So, I’d entered Kosovo through the back door. No border guards; no passport stamps; no one even knew I was here. Shaking with nervousness, excitement and exhaustion, I followed the river, watching the sunlight retreat to the tops of the surrounding cliffs, and wondering what I’d do when darkness fell. Camping was a bad idea in landmine country and Peje was several hours’ ride away. Eventually, the gorge opened out, and down on the floodplain I spotted what must be a resort: a large building surrounded by log cabins, with an encouraging plume of smoke emanating from the chimney.
The place was deserted save for the owner, an elderly man in a flat cap, and a teenage waiter, who translated our exchange. Of course I could camp here. Anywhere I wanted. The old man swept his hand in a wide arc to indicate that what was his was now mine. Then another brief conference in Albanian.
“My boss, he is worried you will be too cold,” said the teenage waiter. “He will give you a room for free.” And so that there could be no doubt about it: “Gratis. No money.”
Tears came into my eyes as I thanked the owner in every language I could think of and shook his hand. Within five minutes my bicycle was locked safely in a barn and I was standing in the doorway of a large, clean, hotel room. Within half an hour, I was watching as five days of sweat and grime swirled down the plug hole. Soon after, I crawled into the big bed, stretched myself out to all four corners, and fell asleep with the feeling of cotton on my clean skin.

See full article: http://www.natgeotraveller.co.uk/destinations/europe/kosovo/kosovo-treading-carefully

Wednesday, September 14, 2016

New York Times: The Medieval Monasteries of Kosovo


New York Times, one of the world's most prestigious media organization dedicated a full article to Kosovo’s Medieval Monasteries and its tourism prospective.
The journalist Elisabeth Zerofsky traveled to Kosovo through a cultural tour to discover what this new born destination is offering for outside world. This article is focused at Gracanica Monastery, and other cultural heritages and historical sites, and the their resistance during the hard times.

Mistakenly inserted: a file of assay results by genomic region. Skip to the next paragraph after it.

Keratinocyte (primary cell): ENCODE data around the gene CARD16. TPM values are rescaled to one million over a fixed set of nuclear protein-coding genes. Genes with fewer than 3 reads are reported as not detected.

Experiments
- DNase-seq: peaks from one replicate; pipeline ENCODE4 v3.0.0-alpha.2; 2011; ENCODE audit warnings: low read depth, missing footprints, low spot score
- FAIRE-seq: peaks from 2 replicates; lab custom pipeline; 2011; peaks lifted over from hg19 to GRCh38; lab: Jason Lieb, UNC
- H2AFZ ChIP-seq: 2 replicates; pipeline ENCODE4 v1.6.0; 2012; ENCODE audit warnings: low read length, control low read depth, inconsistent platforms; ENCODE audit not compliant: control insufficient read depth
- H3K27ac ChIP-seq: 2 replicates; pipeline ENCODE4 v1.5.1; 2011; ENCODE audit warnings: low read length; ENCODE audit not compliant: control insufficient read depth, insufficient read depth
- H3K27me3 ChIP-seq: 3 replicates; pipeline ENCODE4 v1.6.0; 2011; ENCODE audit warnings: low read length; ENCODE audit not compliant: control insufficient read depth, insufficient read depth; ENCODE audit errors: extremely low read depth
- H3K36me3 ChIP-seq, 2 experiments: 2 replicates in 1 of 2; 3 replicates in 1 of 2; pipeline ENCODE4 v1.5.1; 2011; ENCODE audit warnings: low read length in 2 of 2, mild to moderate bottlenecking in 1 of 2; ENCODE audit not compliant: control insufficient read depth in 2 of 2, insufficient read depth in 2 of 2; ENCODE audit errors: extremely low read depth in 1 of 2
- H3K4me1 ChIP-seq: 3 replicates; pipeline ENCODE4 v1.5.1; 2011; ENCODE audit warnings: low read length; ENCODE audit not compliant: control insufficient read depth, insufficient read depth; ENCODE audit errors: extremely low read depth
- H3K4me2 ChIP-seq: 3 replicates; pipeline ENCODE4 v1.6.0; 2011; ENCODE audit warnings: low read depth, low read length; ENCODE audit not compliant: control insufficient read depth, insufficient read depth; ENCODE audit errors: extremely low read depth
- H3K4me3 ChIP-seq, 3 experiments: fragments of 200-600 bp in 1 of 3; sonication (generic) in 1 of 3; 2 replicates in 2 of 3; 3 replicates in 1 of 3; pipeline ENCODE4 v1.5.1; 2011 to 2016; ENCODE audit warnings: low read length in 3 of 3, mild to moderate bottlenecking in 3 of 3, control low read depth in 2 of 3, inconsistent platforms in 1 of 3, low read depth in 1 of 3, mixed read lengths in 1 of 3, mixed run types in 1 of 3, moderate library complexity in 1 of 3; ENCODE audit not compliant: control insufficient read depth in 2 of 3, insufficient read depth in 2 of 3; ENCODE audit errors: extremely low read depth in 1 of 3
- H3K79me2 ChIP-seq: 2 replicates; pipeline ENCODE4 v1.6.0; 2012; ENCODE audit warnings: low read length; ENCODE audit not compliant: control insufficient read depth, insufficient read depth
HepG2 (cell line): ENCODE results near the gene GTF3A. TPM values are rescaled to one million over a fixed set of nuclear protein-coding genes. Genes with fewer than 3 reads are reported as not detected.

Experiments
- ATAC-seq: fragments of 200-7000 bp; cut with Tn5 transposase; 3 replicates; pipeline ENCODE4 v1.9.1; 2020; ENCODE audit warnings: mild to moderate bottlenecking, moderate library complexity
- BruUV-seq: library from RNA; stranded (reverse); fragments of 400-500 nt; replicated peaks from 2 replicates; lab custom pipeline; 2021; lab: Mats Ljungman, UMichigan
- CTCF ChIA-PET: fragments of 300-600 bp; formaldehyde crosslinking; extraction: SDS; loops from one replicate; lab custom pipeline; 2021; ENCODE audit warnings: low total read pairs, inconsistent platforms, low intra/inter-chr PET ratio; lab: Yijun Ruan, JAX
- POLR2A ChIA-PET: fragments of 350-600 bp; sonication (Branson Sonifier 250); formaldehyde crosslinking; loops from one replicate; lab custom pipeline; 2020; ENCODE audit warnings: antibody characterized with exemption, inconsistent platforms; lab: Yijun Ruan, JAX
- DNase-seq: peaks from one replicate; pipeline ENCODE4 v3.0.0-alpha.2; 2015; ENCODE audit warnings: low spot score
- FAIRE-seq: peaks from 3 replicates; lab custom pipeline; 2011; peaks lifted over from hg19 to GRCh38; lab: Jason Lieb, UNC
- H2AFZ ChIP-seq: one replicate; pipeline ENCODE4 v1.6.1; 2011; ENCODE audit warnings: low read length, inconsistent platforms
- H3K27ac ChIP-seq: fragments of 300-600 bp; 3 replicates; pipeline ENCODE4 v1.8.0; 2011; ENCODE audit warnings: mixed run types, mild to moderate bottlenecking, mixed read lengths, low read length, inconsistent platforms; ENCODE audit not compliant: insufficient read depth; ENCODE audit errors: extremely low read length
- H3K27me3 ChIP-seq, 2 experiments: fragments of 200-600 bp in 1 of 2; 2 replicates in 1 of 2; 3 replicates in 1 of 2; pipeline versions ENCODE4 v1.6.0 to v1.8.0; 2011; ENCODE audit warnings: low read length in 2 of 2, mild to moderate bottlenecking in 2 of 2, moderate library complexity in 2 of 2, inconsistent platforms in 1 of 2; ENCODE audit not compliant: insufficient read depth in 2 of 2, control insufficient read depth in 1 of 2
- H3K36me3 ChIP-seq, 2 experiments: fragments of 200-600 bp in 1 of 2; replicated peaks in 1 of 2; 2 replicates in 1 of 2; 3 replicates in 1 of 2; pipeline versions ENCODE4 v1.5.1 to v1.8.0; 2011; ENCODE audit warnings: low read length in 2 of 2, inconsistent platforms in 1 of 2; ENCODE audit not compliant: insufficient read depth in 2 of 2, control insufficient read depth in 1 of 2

“Gracanica was the last monastery constructed, in the early 14th century, by the Serbian King Stefan Milutin, who had promised God that he would build a church for each of the 40-odd years of his reign.

One need not count oneself among the faithful to be silenced by the suffusion of contemplation and color — seabed blue, the opulent scarlets and gold halos of the sainted patriarchs of the Serbian Orthodox Church, their faces blackened remarkably little over seven centuries.”

Pristina has the beginnings of a tourism industry without the tourists, so to speak. The recently renovated airport gleams with anticipation but remains low in traffic, reflecting the euphoria that accompanied statehood eight years ago, which has turned into frustration.



The city is a postwar boomtown of sorts, with luxury high-rises popping up in every other neighborhood and cranes in primary colors punctuating the skyline. 
Still, 70 percent of the population is under 35, and many corners of Pristina rock with energy. On a weekend evening outside Dit e Nat, a bookstore of exposed brick and reclaimed wood floors that is also a cafe and event space, 30-somethings stood on a patch of gravel drinking Birra Prishtina and smoking Winstons while a Romany rock group performed.

See full article: http://www.nytimes.com/2016/09/18/travel/the-medieval-monasteries-of-kosovo.html

Friday, September 2, 2016

Lonely Planet: A guide to outdoor adventures in Kosovo


Stand anywhere in Kosovo and you will feel the pull of the mountains. This small, diamond-shaped country is almost completely surrounded by majestic peaks, making it perhaps one of Europe’s most surprising adventure sports destinations. Whether you prefer to take in the scenery while gripping the handlebars of a bike, or while zipping through the air high above a canyon or galloping through a lush mountain clearing, there’s plenty to offer even the most daring outdoors enthusiasts.